Louis Sclavis Characters On A Wall Louis Sclavis: clarinets Benjamin Moussay: piano Sarah Murcia: double bass Christophe Lavergne: drums Release date: September 20, 2019 ECM 2645 B0030958-02 CD UPC: 6025 778 3223 9 LP UPC: 6025 080 4585 1 French clarinettist Louis Sclavis’s thirteenth album as a leader on ECM finds him drawing inspiration from two primary sources: the interventionist street art of Ernest Pignon-Ernest and the interpretive brilliance of his reconfigured quartet. Characters On A Wall marks, surprisingly, the first time that Sclavis has deployed the classic jazz line-up of reeds, piano, bass and drums on an ECM record. “This instrumental formation is one I hadn’t used for a long time,” says Louis. “It still feels new to me, and the band feels like a real jazz group – in its make-up, sonorities and sense of interplay.” The canonical format seems a good fit with the subject matter, given Pignon-Ernest’s position as a classicist among the street artists, balancing technical control and compositional elegance with a flair for subtle coloration and emotional drama. Five Sclavis compositions, “L’heure Pasolini”, “La dame de Martigues”, “Extases”, “Prison” and “Darwich dans la ville” are musical responses to Pignon-Ernest’s in situ paintings from Paris to Palestine. The album also includes “Shadows and Lines”, written by pianist Benjamin Moussay. A frequent Sclavis associate over the last two decades, Moussay previously appeared on the albums Sources (recorded 2011) and Silk and Salt Melodies (2014). Repertoire on Characters on a Wall is completed by two collective pieces – “Esquisse 1” and “Esquisse 2” – which bring the improvisational resourcefulness of new group members Sarah Murcia and Christophe Lavergne to the fore. Characters on a Wall marks the second time that Louis Sclavis has devoted an album to music inspired by the art of Ernest Pignon-Ernest. Napoli’s Walls (recorded in 2002) was an evocation of Pignon-Ernest’s work in the city of Naples. Characters, in contrast, is inspired by the artist’s work in all its periods. Sclavis: “Ernest’s work speaks to me very directly. When I look at his images, I don’t have to search for long – ideas come to me very quickly. But there’s no rule, no method. Each work generates its own form and compositional processes.” The Village Voice once called Louis Sclavis “the most consistently impressive bass clarinettist since Eric Dolphy” but, as he has proven many times, his real instrument is the ensemble. He knows how to make his groups sing. Each of his bands has had a very distinct character, utilised by Sclavis to address a wide range of subject matter. “Sclavis keeps renewing and reinventing himself,” Stéphane Ollivier remarks in the liner notes. “The clarinettist expands his universe ever further at the limits of established genres and styles, into hybrid shifting territory where the learned and the popular, the ultra-contemporary and the traditional meet.” Benjamin Moussay started out studying classical piano at the Strasbourg Conservatory, before turning to jazz. In 1998 he was laureate of the Martial Solal International Jazz Piano Competition. Playing experiences with Louis Sclavis, Archie Shepp, Jerry Bergonzi, Glenn Ferris, Daniel Humair and Tony Malaby have contributed to the development of his language and technique, but his scope is wide and he cites also the influence of contemporary composition, electronic music and rock and pop on his musical development. In the liner notes, Stéphane Ollivier describes Moussay as “a sophisticated, lyrical pianist, who brings an intensity of phrasing and a deep harmonic understanding to a vision of his instrument that is orchestral and scenographic.” New bassist Sarah Murcia, a former student of the late J.F. Jenny-Clark (a contributor to important early ECM recordings including Paul Motian’s Le Voyage and Kenny Wheeler’s Around Six), moves adroitly between background and foreground responsibilities, both a powerful soloist and a driving presence. She has worked across several idioms in the course of her artistic journey, beginning with classical piano, and an early period as a cellist. On bass, she has recorded with Steve Coleman’s Five Elements Group and worked with numerous French improvisers. Her own project Never Mind The Future (line-up including Benoit Delbecq and Sclavis associate Gilles Coronado) has proposed improvised approaches to punk rock. Murcia also composes music for film and dance. Drummer Christophe Lavergne has worked a similarly broad field. He studied at the Nantes Conservatory before finding his path as a jazz improviser, travelling often to New York where he studied with Billy Hart, Marvin “Smitty” Smith, Charlie Persip, Adam Nussbaum, and Mike Clark among others. He has played or recorded with Thôt, Le Gros Cube, Caroline (with Sarah Murcia), Emmanuel Bex, Stéphane Belmondo, Benoît Delbecq and more. Louis Sclavis’s ECM recordings include Rouge (recorded 1991), Acoustic Quartet (1993), Les violences de Rameau (1995/6), L’affrontement des prétendants (1999),Dans La nuit (2000), Napoli’s Walls (2002), L’imparfait des langues (2005), Lost on the Way (2008), Sources (2011), Silk and Salt Melodies (2014), and Asian Fields Variations (2016). He can be also be heard on Ida Lupino (2015) with Giovanni Guidi, Gianluca Petrella and Gerald Cleaver. Characters on a Wall was recorded in Studios La Buissonne in the South of France in October 2018, produced by Manfred Eicher. The album is issued in both CD and LP formats. Liner notes by Louis Sclavis and Stéphane Ollivier are included, in French and English, plus photos of Ernest Pignon-Ernest’s artwork, The Sclavis Quartet takes the music on the road in Europe this season: September 19 Bærum Kulturhus Sandvika Norway September 27 Au sud du nord Boissy le Cuté France October 11 Contaminazioni Contemporanee Bergamo Italy October 12 Chrous Jazz Lausanne Switzerland October 18 Periscope Lyon France October 20 La Courroie Avignon France October 24 Jazz Istanbul Festival Istanbul Turkey November 14 Lux Valence France November 24 ECM 50 Festival Flagey Brussels Belgium February 3 Elbphilharmonie Hamburg Germany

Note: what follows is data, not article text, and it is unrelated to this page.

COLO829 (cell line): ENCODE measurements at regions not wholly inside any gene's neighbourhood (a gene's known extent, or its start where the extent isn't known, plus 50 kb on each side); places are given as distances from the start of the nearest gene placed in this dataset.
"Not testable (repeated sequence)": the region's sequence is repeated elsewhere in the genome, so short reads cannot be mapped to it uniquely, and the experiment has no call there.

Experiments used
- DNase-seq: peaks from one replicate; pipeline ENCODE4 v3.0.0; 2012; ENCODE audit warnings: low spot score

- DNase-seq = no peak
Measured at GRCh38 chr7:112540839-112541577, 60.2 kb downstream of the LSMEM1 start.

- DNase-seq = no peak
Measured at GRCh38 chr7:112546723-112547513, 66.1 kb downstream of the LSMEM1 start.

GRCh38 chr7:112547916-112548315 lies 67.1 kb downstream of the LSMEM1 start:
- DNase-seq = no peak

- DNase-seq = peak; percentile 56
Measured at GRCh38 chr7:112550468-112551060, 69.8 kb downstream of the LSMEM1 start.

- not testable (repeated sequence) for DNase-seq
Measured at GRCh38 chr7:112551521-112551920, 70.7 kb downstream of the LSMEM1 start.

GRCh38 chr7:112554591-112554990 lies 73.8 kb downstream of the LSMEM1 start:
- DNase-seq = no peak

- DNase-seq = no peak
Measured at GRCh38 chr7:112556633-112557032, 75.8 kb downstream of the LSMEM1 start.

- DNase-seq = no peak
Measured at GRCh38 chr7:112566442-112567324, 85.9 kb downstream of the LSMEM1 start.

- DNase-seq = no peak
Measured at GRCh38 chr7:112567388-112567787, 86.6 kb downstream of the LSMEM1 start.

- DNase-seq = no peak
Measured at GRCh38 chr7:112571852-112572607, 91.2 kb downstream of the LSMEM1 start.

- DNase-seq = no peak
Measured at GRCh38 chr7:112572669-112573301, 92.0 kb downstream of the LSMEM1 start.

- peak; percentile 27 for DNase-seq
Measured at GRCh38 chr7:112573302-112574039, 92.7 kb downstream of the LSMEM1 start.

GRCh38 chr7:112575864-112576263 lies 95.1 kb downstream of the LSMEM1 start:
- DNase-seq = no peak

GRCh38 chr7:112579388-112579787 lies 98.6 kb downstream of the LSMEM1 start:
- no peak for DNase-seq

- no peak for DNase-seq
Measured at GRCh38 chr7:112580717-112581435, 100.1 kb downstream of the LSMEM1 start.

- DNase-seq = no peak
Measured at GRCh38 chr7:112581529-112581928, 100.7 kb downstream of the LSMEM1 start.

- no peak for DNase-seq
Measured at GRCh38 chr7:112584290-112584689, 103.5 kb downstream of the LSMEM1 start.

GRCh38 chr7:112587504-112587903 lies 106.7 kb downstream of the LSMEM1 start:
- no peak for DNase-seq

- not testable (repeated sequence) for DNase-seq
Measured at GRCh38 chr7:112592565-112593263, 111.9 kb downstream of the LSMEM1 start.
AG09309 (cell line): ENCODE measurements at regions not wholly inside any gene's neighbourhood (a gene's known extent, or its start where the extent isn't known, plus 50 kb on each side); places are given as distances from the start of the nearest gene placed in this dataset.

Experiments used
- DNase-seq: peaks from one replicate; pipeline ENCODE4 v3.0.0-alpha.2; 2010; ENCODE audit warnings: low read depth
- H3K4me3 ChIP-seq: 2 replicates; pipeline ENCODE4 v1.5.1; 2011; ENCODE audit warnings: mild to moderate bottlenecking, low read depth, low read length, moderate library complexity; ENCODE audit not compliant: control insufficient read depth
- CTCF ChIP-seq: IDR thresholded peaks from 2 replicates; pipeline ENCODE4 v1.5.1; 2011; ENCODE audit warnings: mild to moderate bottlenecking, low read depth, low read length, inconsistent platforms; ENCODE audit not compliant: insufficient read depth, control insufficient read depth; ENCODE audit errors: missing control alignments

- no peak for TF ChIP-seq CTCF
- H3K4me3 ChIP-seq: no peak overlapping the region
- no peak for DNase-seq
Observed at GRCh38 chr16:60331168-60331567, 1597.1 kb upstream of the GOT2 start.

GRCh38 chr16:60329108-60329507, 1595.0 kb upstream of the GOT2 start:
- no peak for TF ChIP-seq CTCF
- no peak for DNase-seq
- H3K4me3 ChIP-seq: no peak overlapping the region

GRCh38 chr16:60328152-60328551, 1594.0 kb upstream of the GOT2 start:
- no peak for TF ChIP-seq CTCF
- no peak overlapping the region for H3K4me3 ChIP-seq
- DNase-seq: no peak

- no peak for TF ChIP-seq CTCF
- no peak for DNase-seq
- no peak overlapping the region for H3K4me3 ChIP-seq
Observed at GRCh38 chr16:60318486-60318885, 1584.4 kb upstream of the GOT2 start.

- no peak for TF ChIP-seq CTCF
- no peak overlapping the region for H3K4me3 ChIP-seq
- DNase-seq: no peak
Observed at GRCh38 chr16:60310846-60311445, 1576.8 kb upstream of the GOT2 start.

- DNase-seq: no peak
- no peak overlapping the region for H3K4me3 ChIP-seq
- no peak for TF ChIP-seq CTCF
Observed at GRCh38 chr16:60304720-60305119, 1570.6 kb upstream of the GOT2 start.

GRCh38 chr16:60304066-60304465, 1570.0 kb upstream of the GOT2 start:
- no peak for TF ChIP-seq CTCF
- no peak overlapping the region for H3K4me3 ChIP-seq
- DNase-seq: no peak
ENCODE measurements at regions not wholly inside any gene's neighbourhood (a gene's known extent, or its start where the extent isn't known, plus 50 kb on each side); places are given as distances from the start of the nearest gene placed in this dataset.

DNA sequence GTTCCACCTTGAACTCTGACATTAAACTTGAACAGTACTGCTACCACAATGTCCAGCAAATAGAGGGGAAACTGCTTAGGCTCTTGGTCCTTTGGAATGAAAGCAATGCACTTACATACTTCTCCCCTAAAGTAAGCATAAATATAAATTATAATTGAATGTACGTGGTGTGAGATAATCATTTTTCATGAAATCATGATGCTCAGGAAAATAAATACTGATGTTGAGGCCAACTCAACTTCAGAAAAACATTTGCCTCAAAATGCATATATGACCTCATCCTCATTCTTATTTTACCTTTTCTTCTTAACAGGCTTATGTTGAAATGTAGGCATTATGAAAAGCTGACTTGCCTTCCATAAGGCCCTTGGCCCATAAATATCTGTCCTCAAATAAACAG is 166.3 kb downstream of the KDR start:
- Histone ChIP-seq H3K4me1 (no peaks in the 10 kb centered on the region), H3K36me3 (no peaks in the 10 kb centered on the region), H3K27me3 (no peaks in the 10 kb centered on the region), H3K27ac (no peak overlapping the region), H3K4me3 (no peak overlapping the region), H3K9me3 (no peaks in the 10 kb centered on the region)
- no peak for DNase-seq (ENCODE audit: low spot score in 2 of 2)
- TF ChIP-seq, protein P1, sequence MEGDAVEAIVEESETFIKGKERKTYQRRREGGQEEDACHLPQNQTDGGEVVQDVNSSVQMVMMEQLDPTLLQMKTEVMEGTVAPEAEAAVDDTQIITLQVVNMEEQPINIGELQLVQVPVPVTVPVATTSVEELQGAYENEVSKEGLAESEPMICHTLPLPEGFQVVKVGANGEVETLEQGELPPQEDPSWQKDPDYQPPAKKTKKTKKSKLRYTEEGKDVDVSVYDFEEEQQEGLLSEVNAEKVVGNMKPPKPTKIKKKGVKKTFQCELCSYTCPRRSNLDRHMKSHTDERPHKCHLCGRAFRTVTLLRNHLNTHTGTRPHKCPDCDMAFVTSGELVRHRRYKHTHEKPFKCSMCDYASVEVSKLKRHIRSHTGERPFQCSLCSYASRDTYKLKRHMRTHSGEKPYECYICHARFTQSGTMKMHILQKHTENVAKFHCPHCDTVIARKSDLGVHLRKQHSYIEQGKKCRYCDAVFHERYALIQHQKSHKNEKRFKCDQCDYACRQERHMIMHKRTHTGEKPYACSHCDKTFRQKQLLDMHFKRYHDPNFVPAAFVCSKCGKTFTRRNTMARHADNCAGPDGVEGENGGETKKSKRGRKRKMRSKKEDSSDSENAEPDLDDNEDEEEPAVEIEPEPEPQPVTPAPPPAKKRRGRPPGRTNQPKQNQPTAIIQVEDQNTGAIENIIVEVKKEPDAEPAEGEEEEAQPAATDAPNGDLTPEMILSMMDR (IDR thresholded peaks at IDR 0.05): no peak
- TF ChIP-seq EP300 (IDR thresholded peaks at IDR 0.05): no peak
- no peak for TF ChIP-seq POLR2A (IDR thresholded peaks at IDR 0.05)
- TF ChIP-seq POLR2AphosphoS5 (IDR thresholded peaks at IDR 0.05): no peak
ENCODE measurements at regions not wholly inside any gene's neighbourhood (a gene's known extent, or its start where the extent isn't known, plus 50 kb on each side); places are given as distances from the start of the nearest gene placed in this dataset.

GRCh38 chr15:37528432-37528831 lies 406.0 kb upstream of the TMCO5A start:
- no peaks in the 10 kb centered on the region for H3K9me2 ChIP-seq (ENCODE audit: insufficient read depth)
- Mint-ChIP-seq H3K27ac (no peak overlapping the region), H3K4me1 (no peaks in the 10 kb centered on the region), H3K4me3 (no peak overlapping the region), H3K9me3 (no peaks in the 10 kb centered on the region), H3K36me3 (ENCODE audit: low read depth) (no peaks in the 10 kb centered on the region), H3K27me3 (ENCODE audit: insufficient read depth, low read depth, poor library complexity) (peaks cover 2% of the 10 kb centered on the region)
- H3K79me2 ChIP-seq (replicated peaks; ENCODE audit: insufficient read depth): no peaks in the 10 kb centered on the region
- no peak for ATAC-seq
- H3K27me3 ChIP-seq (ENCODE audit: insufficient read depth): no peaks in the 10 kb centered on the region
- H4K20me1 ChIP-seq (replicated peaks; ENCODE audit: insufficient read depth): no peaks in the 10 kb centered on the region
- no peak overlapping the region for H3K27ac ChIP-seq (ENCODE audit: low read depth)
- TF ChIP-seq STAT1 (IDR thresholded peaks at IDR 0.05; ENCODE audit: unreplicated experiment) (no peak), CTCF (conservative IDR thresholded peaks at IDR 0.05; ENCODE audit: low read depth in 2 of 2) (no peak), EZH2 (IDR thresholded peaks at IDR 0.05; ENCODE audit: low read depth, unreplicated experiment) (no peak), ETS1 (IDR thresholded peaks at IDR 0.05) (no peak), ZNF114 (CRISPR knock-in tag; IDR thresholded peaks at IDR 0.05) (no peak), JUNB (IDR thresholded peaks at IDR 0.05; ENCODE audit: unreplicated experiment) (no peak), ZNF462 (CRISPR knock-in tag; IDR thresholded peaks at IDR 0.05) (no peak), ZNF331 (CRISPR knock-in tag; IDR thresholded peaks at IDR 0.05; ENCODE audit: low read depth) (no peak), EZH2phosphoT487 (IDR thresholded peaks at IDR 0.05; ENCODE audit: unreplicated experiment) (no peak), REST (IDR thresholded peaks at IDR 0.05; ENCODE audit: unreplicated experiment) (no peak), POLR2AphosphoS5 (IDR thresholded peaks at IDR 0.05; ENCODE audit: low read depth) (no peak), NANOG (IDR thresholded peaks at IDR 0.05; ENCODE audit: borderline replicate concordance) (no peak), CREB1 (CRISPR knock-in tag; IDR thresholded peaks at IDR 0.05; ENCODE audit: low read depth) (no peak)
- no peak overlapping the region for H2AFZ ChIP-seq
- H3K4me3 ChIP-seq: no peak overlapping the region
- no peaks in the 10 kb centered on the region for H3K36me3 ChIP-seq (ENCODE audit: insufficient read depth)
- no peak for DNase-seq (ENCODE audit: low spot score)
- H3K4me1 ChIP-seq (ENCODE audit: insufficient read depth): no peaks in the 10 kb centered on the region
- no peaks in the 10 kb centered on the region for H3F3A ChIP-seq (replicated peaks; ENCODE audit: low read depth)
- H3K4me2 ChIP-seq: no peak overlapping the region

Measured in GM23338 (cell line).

7. 2019 #CFL season